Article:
Elam lived up to his billing in the Sugar Bowl as one of the hardest-hitting safeties in the country. (US Presswire)
Florida's top-ranked defense looked like it had checked out early Wednesday in a stunning, 33-23 loss to Louisville in the Sugar Bowl, and two of its best players confirmed after the game that they're checking out of their college careers. As expected, safety Matt Elam and defensive tackle Shariff Floyd both told reporters following the loss that they plan to forego their final year of eligibility in Gainesville to enter the NFL Draft this spring.
Elam and Floyd both arrived in 2010 as two of the most hyped members of the most hyped recruiting class in the nation that year, on the heels of a four-year run at Florida that yielded a 48-7 record, three top-10 finishes, two SEC titles and two BCS titles from 2006-09. After two turbulent, mediocre seasons in their first two years on campus, they leave as the most decorated members of a defense that lifted Florida back into the national conversation. Against one of the toughest schedules in the country, the 2012 Gators held the eventual Heisman Trophy winner to his worst game of the season, held LSU without a touchdown, forced South Carolina into four turnovers and held Florida State to a season low in total offense, all defensively driven wins over teams that ranked in the top 12 of the final BCS standings. In their only loss before Wednesday night, against Georgia, they forced the most efficient passer in the nation into the least efficient game of his career in a 17-9 slugfest.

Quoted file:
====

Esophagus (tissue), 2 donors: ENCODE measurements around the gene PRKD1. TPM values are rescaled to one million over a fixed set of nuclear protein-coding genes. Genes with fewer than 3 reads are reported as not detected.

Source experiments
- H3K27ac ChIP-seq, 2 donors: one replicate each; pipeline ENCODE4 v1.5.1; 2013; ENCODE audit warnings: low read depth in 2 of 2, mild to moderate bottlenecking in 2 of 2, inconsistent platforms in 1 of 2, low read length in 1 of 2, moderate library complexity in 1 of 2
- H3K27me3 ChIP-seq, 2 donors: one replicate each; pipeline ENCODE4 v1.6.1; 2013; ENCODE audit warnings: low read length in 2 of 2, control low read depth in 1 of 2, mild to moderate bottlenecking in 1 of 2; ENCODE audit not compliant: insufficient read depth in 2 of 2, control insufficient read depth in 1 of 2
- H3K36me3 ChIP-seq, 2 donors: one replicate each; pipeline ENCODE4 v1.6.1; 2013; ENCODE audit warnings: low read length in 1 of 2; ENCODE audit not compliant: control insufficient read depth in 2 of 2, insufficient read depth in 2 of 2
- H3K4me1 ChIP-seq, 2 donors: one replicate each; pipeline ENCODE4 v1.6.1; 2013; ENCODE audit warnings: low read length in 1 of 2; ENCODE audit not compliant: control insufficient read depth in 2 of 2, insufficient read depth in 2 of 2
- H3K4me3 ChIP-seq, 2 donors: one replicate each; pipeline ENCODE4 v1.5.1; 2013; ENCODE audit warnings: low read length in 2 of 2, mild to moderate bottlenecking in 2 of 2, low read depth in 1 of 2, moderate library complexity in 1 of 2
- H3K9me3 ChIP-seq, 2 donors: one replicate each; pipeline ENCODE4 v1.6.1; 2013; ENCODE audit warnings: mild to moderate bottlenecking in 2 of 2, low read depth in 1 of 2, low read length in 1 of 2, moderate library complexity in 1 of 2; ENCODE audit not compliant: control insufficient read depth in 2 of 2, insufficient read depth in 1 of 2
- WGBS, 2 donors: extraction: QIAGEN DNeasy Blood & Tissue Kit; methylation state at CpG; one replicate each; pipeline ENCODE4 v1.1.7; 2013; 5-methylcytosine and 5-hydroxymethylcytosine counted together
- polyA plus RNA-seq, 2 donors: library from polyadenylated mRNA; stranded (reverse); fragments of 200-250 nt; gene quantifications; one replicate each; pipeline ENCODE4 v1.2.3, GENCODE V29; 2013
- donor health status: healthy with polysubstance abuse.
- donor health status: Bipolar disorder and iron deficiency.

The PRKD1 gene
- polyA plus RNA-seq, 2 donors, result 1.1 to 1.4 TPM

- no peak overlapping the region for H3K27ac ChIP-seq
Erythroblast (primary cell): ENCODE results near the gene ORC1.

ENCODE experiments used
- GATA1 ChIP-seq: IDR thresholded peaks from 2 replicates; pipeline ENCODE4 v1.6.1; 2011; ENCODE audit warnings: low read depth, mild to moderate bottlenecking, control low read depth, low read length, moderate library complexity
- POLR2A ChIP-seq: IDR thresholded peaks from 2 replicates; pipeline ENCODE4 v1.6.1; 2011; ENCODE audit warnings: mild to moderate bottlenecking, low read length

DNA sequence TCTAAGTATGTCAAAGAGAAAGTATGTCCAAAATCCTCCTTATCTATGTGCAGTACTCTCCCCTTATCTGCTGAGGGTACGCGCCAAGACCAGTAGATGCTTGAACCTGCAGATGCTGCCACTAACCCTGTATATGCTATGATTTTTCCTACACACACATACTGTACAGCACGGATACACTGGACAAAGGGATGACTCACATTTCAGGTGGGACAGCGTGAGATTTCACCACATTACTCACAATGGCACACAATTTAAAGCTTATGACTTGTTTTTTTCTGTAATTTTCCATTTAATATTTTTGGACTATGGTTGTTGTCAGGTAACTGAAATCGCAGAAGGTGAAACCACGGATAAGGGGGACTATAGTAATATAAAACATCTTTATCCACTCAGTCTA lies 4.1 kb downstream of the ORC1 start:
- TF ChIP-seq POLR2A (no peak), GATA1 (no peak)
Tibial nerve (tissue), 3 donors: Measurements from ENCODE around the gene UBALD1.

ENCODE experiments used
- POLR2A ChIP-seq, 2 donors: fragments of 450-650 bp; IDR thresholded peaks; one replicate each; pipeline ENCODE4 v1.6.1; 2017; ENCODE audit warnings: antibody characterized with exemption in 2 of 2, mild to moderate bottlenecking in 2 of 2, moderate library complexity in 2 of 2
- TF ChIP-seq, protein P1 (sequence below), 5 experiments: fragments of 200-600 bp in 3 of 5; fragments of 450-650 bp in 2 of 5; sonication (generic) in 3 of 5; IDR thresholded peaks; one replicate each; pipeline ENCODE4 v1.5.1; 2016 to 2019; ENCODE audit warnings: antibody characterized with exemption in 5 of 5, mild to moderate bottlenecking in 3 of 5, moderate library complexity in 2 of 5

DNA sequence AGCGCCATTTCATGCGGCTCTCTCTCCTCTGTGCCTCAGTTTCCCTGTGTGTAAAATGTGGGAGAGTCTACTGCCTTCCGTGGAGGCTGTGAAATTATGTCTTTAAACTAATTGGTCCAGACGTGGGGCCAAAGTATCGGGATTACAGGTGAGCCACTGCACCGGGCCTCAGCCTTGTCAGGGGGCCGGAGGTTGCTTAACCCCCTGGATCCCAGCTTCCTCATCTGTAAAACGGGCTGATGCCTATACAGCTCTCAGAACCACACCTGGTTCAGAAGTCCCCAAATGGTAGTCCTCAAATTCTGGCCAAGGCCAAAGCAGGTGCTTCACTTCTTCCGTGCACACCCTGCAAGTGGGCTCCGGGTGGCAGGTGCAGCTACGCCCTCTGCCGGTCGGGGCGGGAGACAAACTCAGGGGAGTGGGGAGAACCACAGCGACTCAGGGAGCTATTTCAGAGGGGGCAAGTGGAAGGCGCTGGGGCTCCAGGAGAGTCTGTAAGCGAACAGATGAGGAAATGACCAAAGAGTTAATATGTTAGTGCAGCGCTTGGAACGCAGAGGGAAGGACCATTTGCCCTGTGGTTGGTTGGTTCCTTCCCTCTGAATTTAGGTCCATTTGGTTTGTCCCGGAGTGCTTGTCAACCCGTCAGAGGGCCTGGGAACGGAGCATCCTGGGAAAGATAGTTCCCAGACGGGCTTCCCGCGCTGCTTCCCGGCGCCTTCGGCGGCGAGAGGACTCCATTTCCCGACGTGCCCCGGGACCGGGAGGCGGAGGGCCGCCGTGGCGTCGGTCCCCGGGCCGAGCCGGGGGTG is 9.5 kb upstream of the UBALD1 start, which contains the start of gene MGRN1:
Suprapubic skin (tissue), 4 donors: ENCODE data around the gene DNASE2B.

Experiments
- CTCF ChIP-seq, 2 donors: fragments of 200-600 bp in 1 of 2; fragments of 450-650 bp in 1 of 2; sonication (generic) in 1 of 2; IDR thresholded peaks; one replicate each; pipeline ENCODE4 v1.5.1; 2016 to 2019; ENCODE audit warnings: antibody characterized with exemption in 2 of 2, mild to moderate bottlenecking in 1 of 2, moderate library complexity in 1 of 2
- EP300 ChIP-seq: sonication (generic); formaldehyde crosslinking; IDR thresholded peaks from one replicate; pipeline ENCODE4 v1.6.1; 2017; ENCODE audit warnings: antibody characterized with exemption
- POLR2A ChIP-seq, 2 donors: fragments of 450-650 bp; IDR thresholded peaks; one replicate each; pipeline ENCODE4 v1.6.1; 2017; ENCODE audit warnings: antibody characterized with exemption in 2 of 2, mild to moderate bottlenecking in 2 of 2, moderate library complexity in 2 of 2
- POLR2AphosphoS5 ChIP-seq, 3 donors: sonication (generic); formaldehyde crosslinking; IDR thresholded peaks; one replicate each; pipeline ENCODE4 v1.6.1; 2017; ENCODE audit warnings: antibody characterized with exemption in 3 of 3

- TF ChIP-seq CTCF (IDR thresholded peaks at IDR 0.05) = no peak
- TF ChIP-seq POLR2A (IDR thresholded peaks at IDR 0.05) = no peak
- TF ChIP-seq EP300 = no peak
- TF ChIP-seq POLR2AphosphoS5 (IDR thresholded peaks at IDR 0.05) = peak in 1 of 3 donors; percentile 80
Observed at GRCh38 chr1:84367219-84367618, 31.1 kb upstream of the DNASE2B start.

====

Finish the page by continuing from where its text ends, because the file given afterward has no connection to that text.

Floyd is the first of three 5-star defensive linemen in Florida's 2010 recruiting class to go pro. (US Presswire)
For the season, Elam led the team in interceptions (4) and solo tackles (58) while also finishing second in both passes broken up (5) and tackles for loss (11) for a secondary that led the nation in pass efficiency defense entering the bowl game. He was voted first-team All-SEC by league coaches, first-team All-America by multiple media outlets (including CBSSports.com) and is projected as a likely late first or early second-round pick in April. He has a very good chance of being the first safety off the board.
"I'm entering the draft, yeah," Elam told reporters after the game. "I had three great years. I did all I can for the team, you know what I'm saying? I played my heart out. I feel like it's time to take care of the family."
Floyd was also a first-team all-conference pick after racking up 46 total tackles and a team-high 13 stops in opposing backfields, best in the SEC for an interior lineman. Incredibly, in a crowded class that figures to see at least five defensive tackles selected in the first round, Floyd qualifies as slightly "undersized" at 6-foot-3, 300 pounds, but he is still considered a possible first-day pick depending on his performance in workouts, interviews and the combine over the coming months.
"I sat down and talked to my coaches and I'm gonna go in the draft this year," Floyd said. "I wanted their opinion and they felt as though it was best for me to go."
Two other juniors, defensive tackle Dominique Easley and H-back Trey Burton, said after the game that they were still mulling their options, with the latter telling reporters he's "50-50" on whether to go or stay. Easley is considered a likely second or third-round pick if he makes the leap, though Burton's projection is less optimistic at this stage because of uncertainty over what position he will play at the next level.